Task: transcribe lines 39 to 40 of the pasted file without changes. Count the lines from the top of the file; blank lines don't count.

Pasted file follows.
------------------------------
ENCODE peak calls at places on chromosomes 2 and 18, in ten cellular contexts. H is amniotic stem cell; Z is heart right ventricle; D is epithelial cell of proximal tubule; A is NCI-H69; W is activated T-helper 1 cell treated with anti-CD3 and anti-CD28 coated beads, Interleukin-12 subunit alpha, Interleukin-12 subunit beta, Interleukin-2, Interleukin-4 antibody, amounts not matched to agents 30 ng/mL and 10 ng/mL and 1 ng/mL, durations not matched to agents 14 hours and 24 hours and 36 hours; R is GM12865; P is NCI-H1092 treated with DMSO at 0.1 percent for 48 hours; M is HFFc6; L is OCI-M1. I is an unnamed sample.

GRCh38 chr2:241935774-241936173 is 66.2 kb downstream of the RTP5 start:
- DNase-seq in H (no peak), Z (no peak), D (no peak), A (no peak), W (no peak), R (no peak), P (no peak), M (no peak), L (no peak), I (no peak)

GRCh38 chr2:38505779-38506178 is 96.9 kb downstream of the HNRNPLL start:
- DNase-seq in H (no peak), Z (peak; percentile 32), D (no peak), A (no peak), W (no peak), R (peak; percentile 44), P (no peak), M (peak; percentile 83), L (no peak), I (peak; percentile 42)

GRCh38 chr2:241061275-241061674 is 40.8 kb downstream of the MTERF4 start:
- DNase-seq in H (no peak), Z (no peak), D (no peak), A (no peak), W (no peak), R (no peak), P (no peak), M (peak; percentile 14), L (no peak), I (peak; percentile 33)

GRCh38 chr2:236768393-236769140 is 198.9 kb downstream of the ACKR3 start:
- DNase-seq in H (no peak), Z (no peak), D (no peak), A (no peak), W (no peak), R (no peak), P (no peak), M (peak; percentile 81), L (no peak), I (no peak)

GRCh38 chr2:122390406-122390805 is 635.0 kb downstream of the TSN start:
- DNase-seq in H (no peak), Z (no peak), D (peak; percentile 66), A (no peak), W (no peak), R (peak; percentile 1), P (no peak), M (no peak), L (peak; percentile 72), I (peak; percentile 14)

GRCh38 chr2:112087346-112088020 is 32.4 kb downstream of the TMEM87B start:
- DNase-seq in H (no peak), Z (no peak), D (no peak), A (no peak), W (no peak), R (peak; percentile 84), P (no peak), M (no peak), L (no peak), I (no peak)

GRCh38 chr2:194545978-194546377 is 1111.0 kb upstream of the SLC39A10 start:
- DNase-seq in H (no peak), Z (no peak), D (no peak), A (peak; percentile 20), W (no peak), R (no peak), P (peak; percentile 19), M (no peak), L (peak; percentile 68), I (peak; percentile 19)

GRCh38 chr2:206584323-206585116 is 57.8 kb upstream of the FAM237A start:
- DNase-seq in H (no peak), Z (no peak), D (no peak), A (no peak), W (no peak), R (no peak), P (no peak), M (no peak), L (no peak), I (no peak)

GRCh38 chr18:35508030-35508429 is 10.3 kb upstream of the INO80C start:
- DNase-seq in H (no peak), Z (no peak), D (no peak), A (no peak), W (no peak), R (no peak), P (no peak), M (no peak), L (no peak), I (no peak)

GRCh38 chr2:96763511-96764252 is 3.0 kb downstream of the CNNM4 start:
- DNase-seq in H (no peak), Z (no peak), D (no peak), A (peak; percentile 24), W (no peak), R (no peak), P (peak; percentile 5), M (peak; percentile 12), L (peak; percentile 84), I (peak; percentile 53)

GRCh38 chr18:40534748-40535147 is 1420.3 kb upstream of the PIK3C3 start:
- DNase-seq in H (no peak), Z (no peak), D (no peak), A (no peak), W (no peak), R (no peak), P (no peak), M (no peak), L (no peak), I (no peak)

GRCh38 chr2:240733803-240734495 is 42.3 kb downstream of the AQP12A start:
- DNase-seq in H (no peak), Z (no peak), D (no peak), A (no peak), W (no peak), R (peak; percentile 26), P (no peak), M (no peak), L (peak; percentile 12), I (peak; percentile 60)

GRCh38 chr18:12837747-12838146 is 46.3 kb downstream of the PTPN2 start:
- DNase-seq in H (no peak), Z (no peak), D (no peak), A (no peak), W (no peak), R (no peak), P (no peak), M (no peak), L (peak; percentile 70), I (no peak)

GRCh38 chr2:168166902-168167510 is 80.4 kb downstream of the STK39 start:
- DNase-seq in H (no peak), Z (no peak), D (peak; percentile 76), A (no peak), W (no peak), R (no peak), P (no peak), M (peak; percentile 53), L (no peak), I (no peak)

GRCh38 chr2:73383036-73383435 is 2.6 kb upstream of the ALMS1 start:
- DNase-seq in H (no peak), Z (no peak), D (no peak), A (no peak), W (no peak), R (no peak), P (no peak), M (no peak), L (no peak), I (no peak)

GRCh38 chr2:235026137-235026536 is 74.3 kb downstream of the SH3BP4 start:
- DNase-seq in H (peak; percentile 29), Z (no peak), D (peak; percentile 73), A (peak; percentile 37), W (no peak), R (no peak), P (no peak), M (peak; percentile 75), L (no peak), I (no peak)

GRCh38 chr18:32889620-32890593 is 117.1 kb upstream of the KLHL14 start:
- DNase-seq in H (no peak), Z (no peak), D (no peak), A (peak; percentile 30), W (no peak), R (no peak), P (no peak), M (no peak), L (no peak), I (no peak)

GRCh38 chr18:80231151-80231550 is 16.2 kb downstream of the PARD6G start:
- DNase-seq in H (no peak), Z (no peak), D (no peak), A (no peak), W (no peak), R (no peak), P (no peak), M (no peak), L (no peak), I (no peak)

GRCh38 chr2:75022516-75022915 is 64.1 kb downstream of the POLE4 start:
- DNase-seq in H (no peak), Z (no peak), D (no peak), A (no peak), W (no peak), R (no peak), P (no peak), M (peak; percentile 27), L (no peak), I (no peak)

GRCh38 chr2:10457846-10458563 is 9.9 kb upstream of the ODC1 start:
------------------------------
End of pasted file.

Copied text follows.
- DNase-seq in H (no peak), Z (no peak), D (no peak), A (no peak), W (no peak), R (no peak), P (no peak), M (peak; percentile 27), L (no peak), I (no peak)

GRCh38 chr2:10457846-10458563 is 9.9 kb upstream of the ODC1 start: